Cleaning/freshening up vintage

Discussion in 'PUBLIC Vintage Fashion Q & A' started by Elizabeth Valentino, Jul 20, 2012.

  1. Elizabeth Valentino

    Elizabeth Valentino Registered Guest

    Hello all,
    I'm curious to know how one might go about freshening up old hats, clothing and handbags. I was informed that drycleaning vintage wasn't a good idea. Also, I have some adorable hankerchiefs with rust stains here and there and would like to know how these might be removed, if possible. Lastly, where can I look to date handbags & hats (with or without labels?):oops:

    Thanks again,
    e. valentino
     
  2. Vinclothes

    Vinclothes Trade Member

    Oh my! Where are you geographically? You need a mentor. But you can learn a lot from reading. Many of the the excellent books on this site have chapters on care of vintage.
    You have to know something about fabrics, too. Some vintage garments can only be dry cleaned, while others can be safely laundered. I applaud your having narrowed down what you need to know.
    Marian
     
  3. Rue_de_la_Paix

    Rue_de_la_Paix Trade Member

    Welcome to the website! As has been said, there are resources and links here you can access for basic information, as well as some wonderful books out there. Care and cleaning of vintage is a life long learning process, there is no one source for what you ask....and much of it can be trial and error, so try out some things on some already ruined or too-far-gone clothing where you can test out methods, etc. There are many tried and true methods that you will learn through your own reading, research, and trying them out yourself. Identifying the fiber is extremely important, and that alone can be a challenge.

    For dating and basic care of vintage hats, a good start is Susan Langley's "Hats and Bonnets", there are 2 editions of her book. I highly recommend it.
     
  4. MyDarlingVintage

    MyDarlingVintage Registered Guest

    Hey there,
    I sell a lot of vintage handbags and use an Ozonator machine to help get the odors out. Sometimes I can get the odors out completely, and other times it just reduces it. But, as long as the smell isn't extremely overwhelming it usually helps with moth ball smell or a cigarette odor.
    I ordered my machine online and I think I spent about $200 USD on it - it has been about 1 year since I bought it and it is still holding up well.

    I hope that helps you, best of luck!

    Katie
     
  5. Circa Vintage

    Circa Vintage Trade Member

    Katie, that machine sounds great!

    I air mine outside, on an overcast day - usually I spread them out on towels and move them about a bit to increase the exposure. Sometimes it can take several days to remove smells. I also wipe them with a mild detergent and warm water.
     
    StitchesandSnags likes this.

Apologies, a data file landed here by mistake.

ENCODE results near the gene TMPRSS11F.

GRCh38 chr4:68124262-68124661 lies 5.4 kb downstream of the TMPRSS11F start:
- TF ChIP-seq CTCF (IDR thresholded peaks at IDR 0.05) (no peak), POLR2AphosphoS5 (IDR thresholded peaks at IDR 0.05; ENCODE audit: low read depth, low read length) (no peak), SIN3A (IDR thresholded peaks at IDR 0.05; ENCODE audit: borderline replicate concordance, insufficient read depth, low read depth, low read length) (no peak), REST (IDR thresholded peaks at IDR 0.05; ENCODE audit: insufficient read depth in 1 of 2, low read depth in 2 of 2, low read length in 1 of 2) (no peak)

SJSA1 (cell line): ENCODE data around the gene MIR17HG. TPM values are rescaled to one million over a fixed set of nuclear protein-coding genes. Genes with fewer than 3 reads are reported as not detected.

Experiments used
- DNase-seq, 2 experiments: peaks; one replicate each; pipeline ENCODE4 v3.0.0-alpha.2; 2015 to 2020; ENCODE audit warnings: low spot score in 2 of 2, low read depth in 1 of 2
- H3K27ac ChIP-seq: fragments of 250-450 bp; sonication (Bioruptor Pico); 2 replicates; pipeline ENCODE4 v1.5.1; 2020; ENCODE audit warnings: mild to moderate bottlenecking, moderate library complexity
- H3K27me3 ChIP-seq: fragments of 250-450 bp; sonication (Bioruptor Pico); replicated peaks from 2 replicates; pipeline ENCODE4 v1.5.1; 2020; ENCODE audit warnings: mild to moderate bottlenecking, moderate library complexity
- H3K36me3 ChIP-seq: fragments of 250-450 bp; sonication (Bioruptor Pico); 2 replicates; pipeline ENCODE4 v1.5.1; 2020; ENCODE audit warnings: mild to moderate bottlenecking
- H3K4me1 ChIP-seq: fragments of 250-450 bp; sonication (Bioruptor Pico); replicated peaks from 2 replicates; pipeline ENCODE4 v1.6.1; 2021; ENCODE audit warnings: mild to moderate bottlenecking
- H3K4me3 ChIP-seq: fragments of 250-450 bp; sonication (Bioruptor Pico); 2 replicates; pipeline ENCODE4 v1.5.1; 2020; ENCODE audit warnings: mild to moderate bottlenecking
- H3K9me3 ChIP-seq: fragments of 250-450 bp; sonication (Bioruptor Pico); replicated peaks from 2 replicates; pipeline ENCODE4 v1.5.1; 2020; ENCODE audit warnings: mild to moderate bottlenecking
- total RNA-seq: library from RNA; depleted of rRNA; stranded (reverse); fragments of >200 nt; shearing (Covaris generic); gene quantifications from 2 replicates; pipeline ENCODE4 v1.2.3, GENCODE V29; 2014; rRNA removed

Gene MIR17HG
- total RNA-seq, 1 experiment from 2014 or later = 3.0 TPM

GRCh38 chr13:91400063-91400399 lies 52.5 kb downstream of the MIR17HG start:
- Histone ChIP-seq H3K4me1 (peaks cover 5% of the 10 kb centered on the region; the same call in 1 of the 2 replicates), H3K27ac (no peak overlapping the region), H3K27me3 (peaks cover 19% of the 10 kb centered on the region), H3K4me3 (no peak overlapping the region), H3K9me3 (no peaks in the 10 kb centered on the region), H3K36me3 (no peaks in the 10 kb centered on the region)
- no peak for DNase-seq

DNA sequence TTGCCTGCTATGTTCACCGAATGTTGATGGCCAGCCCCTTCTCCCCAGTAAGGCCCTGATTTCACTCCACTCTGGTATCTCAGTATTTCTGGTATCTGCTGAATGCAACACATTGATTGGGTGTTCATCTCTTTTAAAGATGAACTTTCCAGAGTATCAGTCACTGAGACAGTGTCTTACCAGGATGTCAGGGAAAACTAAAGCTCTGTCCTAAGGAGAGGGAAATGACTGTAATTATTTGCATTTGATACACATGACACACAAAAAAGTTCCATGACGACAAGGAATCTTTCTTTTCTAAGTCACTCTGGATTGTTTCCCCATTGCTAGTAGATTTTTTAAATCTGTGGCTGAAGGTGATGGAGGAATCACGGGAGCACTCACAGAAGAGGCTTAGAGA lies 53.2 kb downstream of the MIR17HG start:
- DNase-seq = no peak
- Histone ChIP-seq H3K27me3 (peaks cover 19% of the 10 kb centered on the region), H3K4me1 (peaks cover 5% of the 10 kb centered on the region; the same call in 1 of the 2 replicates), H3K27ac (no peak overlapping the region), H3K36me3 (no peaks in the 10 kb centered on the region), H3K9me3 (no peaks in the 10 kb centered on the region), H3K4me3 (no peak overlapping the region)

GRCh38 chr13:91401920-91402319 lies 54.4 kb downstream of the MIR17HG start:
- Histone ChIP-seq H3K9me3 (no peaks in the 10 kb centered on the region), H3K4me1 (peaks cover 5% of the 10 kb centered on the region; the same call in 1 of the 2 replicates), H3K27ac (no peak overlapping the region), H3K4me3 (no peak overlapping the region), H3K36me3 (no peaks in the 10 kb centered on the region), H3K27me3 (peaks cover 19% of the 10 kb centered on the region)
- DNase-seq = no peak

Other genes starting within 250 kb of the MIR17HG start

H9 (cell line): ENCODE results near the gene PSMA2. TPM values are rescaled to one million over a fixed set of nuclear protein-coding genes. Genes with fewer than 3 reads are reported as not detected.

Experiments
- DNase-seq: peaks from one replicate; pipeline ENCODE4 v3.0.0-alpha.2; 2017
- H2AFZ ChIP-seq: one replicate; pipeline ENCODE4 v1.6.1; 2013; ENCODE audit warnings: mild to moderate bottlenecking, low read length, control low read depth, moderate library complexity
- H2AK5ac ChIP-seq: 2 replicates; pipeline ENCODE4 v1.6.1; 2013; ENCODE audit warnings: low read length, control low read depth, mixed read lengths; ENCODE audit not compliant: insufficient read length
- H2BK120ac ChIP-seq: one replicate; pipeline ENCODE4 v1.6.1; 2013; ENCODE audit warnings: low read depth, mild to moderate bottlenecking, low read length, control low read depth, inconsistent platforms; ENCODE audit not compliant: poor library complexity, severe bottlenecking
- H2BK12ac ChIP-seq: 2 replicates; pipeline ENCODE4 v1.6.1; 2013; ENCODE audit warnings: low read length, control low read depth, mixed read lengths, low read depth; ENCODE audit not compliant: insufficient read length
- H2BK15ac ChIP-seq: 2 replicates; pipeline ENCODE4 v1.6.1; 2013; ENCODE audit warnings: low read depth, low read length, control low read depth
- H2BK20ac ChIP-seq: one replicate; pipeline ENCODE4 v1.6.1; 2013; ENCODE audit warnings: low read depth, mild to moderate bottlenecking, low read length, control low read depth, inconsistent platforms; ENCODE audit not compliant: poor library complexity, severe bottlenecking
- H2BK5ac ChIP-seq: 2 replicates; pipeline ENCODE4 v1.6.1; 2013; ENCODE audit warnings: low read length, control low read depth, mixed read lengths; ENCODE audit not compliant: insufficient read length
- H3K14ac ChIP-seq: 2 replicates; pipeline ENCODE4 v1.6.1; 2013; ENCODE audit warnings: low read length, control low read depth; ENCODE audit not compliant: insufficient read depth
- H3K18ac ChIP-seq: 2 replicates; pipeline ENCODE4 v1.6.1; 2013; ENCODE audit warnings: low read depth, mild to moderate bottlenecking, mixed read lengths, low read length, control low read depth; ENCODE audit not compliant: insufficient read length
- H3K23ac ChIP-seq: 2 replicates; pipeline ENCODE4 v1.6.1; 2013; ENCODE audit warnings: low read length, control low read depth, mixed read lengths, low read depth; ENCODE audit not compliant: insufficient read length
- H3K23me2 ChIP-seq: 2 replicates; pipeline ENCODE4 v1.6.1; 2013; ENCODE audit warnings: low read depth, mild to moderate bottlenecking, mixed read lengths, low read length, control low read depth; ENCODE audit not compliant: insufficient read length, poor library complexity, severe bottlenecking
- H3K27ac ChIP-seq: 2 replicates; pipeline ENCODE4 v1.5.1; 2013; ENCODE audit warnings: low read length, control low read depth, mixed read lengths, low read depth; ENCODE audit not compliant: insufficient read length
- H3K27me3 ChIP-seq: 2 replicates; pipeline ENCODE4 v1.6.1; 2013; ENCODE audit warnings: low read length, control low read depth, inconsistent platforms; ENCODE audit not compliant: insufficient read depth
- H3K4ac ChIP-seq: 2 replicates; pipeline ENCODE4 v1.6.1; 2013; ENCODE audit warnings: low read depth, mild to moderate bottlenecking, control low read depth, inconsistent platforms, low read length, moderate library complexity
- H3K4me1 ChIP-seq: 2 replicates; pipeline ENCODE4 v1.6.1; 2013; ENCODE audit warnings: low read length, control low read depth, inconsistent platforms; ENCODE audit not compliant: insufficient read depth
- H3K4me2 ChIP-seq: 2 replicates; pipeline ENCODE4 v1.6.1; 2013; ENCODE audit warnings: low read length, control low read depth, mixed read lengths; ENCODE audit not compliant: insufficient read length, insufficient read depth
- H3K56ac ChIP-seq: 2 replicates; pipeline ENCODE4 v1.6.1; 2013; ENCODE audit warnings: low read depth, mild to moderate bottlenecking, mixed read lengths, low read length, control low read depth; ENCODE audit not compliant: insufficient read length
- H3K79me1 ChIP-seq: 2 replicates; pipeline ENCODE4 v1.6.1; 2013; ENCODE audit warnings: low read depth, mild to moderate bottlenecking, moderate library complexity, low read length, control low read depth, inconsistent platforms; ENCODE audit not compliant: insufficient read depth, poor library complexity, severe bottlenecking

6. Better Dresses Vintage

    Better Dresses Vintage Trade Member

    Hi and welcome, Elizabeth,

    My new washer allows me to launder lots of my vintage (and many modern dry-clean only) items I used to handwash or dry-clean. I just did a test run on my own clothes, and wow! Fantastic results and $35+ saved. Just $1,965 more and they've paid for themselves. LOL. If you're in the market for a new set, look for the HE machines with no agitator and a "handwash" setting.

    The new dryer has a "steam-fresh" setting which uses super-heated steam to sanitize and remove odors from non-washables. I've only tested it on stuffed animals and sofa pillows so far, but it should work well on hats and fabric purses.

    Everyone has a favorite stain-remover. Mine is Vintage Textile Soak (available online, inexpensive, and they'll send a free sample). It gets out brown spots in old linen and cotton. There is no way to remove those stains from silk :(.

    My second go-to stain lifter is Murphy's Oil Soap (yes, the floor cleaner). Dip a clean, soft toothbrush into full-strength soap, rub stain gently, rinse, repeat. If stain is a bit lighter, repeat until it's gone (fyi, this stuff takes out dry-erase marker from clothing!).

    For non-cleanables, I use Nicole's out-in-the-air fix, but I break the "no direct sunlight" rule and put anything that doesn't freshen up with a day of breezy shade and a morning of evaporating dew (pulls out the stink) into bright, direct sun.

    I might have to invest in an ozonator machine (Katie, do you remember where you got yours and what brand is it?). Meanwhile, you can call a local mold abatement or water-damage repair company to see if they know of a local ozonator room. I know there's one here in Atlanta, but I've never used it. Expensive and far away.

    I would recommend following Jonathan's (museum of fashion curator) advice for killing any larva/eggs hiding in woolen items. Place each in a ziploc bag and stick it in your freezer. Simple as that. Remove, thaw, repeat.

    I've got to the point where I just don't (knowingly) buy anything stinky that I can't clean easily and cost-effectively. It's not worth it unless it's just too fabulous to leave behind.

    p.s. I've got Langley's book and it's terrific. Somehow it hasn't stopped me annoying Barbara for help dating hats : ).
     
  7. Nichole

    Nichole Registered Guest

    Hello all,
    What does one use to get out those nasty rust stains on vintage.
    Thank you,
    Nichole
     
  8. ClubVintage

    ClubVintage Administrator Staff Member

    You can use Whink in rust stains but be sure to use gloves and if it is going to remove it it will do so almost immediately. Rinse it right away because it can eat the fabric away pretty quickly.
     
    The Vintage Merchant likes this.
  9. StitchesandSnags

    StitchesandSnags Registered Guest

    I'm terrible! I use a diluted vinegar/water solution and lightly spritz depending on the garment. I either allow it to hang outside on an overcast day or put it in the dryer at low heat.
     

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